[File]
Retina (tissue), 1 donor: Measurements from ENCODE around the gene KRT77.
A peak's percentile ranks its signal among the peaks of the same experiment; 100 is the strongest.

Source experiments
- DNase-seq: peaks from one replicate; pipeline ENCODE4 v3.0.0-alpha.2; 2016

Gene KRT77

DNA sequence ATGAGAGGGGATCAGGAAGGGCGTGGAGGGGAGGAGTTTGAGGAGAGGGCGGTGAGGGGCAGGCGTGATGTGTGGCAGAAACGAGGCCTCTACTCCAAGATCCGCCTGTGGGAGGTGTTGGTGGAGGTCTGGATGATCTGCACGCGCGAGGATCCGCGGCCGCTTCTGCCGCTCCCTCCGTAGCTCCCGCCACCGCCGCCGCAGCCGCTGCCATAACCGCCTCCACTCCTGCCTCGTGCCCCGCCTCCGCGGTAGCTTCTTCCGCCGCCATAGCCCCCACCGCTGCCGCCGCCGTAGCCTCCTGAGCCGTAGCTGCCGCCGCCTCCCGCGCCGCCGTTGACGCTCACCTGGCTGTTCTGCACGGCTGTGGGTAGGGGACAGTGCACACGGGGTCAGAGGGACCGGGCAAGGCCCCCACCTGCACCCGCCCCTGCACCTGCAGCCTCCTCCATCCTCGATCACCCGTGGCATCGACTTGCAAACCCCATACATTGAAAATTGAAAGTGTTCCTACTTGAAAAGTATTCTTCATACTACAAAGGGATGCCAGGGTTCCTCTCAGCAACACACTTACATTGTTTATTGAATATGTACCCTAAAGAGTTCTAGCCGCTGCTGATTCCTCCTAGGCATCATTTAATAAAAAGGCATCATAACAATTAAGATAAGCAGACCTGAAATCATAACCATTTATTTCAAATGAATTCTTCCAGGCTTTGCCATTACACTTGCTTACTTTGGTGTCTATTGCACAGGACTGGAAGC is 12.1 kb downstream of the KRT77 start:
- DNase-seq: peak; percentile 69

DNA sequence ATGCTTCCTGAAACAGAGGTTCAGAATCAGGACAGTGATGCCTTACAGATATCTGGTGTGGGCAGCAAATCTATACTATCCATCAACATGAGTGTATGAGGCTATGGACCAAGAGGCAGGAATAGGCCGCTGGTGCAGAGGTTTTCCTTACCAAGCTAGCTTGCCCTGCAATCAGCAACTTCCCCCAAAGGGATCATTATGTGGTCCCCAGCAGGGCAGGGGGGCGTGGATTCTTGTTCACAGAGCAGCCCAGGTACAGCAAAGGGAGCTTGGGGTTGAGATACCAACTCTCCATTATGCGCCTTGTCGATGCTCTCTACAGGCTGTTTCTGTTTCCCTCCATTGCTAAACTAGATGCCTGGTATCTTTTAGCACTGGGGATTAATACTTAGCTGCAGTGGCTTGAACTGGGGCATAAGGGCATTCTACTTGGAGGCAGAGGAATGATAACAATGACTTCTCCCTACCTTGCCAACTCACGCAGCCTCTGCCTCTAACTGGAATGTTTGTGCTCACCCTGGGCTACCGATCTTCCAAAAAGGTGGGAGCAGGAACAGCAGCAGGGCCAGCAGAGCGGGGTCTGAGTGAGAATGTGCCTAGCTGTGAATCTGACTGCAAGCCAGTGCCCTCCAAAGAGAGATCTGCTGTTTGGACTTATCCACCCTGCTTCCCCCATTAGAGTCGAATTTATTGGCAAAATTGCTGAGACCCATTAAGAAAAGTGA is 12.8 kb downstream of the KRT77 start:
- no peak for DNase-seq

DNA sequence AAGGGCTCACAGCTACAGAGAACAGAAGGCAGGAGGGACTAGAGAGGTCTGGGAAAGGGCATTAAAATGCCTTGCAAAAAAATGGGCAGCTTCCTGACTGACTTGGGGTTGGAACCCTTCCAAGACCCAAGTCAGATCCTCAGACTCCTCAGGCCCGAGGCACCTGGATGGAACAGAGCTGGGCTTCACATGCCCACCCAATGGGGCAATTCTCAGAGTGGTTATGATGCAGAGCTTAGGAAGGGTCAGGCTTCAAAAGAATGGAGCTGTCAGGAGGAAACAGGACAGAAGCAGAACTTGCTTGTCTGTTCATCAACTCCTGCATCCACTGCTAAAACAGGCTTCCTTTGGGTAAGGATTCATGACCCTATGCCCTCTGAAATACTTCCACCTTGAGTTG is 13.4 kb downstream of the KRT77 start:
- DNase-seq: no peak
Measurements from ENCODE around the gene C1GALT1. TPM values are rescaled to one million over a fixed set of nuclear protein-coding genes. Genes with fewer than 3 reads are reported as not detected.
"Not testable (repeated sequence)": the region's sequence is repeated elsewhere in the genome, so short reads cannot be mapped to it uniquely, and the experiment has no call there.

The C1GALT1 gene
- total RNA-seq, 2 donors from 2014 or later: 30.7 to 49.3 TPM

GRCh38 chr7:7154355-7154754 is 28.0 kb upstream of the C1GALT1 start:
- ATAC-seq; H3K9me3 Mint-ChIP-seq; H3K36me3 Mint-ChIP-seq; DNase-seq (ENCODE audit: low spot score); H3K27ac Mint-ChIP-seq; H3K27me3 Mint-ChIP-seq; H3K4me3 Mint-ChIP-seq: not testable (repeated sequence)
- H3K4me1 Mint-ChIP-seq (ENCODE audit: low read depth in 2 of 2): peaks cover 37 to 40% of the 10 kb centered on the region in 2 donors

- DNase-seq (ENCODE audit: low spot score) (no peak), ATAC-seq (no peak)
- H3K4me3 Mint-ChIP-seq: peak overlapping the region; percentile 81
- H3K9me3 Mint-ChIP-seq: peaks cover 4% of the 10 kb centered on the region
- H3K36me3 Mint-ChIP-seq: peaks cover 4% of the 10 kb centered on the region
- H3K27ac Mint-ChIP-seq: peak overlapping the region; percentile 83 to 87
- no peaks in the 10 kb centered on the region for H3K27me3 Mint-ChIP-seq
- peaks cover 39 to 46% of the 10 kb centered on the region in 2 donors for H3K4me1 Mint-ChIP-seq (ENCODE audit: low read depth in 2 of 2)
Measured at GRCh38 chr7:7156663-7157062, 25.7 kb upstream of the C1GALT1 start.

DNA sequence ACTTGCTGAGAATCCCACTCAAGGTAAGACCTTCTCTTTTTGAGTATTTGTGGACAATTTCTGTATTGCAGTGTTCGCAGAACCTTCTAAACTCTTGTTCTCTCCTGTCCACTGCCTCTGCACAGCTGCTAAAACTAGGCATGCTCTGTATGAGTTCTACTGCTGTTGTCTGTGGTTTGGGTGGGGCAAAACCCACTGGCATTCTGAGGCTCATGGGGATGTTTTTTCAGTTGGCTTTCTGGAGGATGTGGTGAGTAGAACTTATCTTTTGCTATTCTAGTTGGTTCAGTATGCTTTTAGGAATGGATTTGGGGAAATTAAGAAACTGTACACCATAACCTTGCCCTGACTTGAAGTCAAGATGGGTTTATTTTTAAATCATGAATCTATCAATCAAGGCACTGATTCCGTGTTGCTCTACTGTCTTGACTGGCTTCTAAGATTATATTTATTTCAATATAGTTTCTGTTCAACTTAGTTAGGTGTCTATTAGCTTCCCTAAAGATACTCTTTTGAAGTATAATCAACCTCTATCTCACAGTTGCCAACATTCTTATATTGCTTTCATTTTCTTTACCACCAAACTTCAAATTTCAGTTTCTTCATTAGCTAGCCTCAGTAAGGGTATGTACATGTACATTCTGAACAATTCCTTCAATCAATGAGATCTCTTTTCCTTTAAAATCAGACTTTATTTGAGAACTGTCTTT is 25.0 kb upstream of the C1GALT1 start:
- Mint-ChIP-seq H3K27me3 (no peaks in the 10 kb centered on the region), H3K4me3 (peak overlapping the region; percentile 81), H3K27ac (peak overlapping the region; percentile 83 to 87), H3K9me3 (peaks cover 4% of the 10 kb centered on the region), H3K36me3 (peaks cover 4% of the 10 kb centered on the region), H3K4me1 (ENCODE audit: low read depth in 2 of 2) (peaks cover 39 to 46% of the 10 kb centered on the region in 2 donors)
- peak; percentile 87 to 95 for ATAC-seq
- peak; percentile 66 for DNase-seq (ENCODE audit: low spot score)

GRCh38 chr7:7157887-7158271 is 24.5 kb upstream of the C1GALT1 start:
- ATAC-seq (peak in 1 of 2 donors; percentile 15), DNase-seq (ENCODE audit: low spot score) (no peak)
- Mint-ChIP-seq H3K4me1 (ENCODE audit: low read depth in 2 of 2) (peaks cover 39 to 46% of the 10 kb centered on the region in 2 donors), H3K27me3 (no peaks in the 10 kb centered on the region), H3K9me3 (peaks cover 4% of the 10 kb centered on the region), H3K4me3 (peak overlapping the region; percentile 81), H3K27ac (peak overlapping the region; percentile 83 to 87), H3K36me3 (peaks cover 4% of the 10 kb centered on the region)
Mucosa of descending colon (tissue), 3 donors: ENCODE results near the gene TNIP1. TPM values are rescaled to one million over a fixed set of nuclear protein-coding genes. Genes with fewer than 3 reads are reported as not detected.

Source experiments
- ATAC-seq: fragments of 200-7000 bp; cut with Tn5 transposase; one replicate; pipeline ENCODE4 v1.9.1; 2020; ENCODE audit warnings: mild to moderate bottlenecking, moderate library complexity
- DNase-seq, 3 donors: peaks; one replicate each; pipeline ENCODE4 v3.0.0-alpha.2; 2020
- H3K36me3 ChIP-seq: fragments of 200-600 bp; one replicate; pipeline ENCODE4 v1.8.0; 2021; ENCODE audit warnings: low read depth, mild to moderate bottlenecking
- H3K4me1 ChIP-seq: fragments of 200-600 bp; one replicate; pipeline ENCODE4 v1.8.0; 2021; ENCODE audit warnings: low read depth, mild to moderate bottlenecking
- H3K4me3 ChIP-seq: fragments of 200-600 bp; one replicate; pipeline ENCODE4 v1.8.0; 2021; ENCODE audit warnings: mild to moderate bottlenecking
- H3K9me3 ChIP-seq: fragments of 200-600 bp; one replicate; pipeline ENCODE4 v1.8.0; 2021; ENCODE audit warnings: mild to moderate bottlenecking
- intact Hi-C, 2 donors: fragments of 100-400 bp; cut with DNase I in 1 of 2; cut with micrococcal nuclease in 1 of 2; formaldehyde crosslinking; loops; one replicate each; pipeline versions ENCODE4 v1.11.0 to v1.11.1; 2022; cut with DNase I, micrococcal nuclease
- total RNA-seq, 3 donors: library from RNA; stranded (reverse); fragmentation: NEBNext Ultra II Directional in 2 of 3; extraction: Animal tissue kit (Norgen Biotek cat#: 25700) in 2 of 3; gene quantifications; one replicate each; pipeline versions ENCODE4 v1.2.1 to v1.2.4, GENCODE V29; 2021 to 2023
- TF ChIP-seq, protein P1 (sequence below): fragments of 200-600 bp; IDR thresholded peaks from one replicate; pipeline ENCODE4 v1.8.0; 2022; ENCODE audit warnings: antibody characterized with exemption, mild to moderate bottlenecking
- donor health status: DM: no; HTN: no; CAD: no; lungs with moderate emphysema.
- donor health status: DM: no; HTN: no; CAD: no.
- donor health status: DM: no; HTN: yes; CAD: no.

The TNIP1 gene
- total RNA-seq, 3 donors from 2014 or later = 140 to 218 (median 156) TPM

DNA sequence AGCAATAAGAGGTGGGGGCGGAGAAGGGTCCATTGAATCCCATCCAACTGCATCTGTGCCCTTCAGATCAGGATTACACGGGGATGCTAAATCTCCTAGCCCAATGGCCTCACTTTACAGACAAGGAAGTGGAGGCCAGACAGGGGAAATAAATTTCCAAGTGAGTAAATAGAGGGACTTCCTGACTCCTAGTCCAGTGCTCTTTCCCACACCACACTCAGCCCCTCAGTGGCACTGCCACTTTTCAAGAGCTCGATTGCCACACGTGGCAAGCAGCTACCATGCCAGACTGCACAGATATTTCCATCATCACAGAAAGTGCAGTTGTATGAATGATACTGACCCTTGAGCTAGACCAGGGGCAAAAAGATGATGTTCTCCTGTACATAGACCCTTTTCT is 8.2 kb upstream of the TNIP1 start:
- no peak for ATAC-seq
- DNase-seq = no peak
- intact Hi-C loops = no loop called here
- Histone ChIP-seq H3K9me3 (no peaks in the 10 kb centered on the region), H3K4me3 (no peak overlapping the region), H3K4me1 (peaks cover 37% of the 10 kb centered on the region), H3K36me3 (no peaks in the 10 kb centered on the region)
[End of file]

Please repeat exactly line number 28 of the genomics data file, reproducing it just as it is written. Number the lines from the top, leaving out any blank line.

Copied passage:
- Mint-ChIP-seq H3K27me3 (no peaks in the 10 kb centered on the region), H3K4me3 (peak overlapping the region; percentile 81), H3K27ac (peak overlapping the region; percentile 83 to 87), H3K9me3 (peaks cover 4% of the 10 kb centered on the region), H3K36me3 (peaks cover 4% of the 10 kb centered on the region), H3K4me1 (ENCODE audit: low read depth in 2 of 2) (peaks cover 39 to 46% of the 10 kb centered on the region in 2 donors)